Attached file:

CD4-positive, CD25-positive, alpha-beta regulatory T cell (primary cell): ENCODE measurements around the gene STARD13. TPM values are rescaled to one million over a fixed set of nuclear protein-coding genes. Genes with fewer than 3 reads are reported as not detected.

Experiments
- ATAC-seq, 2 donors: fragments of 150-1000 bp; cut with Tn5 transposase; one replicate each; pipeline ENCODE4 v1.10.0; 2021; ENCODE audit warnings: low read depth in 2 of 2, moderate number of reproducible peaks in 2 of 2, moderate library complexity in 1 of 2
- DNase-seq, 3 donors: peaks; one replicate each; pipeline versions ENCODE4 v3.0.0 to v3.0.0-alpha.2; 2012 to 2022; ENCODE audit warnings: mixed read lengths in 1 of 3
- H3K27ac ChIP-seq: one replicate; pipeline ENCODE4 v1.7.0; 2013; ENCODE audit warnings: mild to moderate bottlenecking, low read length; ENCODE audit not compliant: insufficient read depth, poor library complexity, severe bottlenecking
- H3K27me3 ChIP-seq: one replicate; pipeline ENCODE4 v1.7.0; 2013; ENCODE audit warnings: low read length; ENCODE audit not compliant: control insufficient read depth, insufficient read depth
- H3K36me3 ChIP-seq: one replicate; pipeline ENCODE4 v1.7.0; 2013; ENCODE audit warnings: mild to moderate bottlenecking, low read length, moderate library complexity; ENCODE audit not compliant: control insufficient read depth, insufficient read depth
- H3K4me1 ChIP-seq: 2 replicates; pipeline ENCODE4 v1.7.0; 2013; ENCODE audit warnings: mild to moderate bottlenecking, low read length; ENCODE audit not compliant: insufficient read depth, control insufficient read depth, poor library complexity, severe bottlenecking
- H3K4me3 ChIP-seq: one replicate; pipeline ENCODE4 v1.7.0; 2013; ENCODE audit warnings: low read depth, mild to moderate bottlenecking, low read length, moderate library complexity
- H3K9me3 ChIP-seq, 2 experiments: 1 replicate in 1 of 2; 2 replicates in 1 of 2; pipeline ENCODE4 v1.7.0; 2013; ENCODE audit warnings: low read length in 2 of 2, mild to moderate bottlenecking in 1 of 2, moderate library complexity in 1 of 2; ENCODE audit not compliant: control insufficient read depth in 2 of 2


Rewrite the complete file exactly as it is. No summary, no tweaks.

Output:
CD4-positive, CD25-positive, alpha-beta regulatory T cell (primary cell): ENCODE measurements around the gene STARD13. TPM values are rescaled to one million over a fixed set of nuclear protein-coding genes. Genes with fewer than 3 reads are reported as not detected.

Experiments
- ATAC-seq, 2 donors: fragments of 150-1000 bp; cut with Tn5 transposase; one replicate each; pipeline ENCODE4 v1.10.0; 2021; ENCODE audit warnings: low read depth in 2 of 2, moderate number of reproducible peaks in 2 of 2, moderate library complexity in 1 of 2
- DNase-seq, 3 donors: peaks; one replicate each; pipeline versions ENCODE4 v3.0.0 to v3.0.0-alpha.2; 2012 to 2022; ENCODE audit warnings: mixed read lengths in 1 of 3
- H3K27ac ChIP-seq: one replicate; pipeline ENCODE4 v1.7.0; 2013; ENCODE audit warnings: mild to moderate bottlenecking, low read length; ENCODE audit not compliant: insufficient read depth, poor library complexity, severe bottlenecking
- H3K27me3 ChIP-seq: one replicate; pipeline ENCODE4 v1.7.0; 2013; ENCODE audit warnings: low read length; ENCODE audit not compliant: control insufficient read depth, insufficient read depth
- H3K36me3 ChIP-seq: one replicate; pipeline ENCODE4 v1.7.0; 2013; ENCODE audit warnings: mild to moderate bottlenecking, low read length, moderate library complexity; ENCODE audit not compliant: control insufficient read depth, insufficient read depth
- H3K4me1 ChIP-seq: 2 replicates; pipeline ENCODE4 v1.7.0; 2013; ENCODE audit warnings: mild to moderate bottlenecking, low read length; ENCODE audit not compliant: insufficient read depth, control insufficient read depth, poor library complexity, severe bottlenecking
- H3K4me3 ChIP-seq: one replicate; pipeline ENCODE4 v1.7.0; 2013; ENCODE audit warnings: low read depth, mild to moderate bottlenecking, low read length, moderate library complexity
- H3K9me3 ChIP-seq, 2 experiments: 1 replicate in 1 of 2; 2 replicates in 1 of 2; pipeline ENCODE4 v1.7.0; 2013; ENCODE audit warnings: low read length in 2 of 2, mild to moderate bottlenecking in 1 of 2, moderate library complexity in 1 of 2; ENCODE audit not compliant: control insufficient read depth in 2 of 2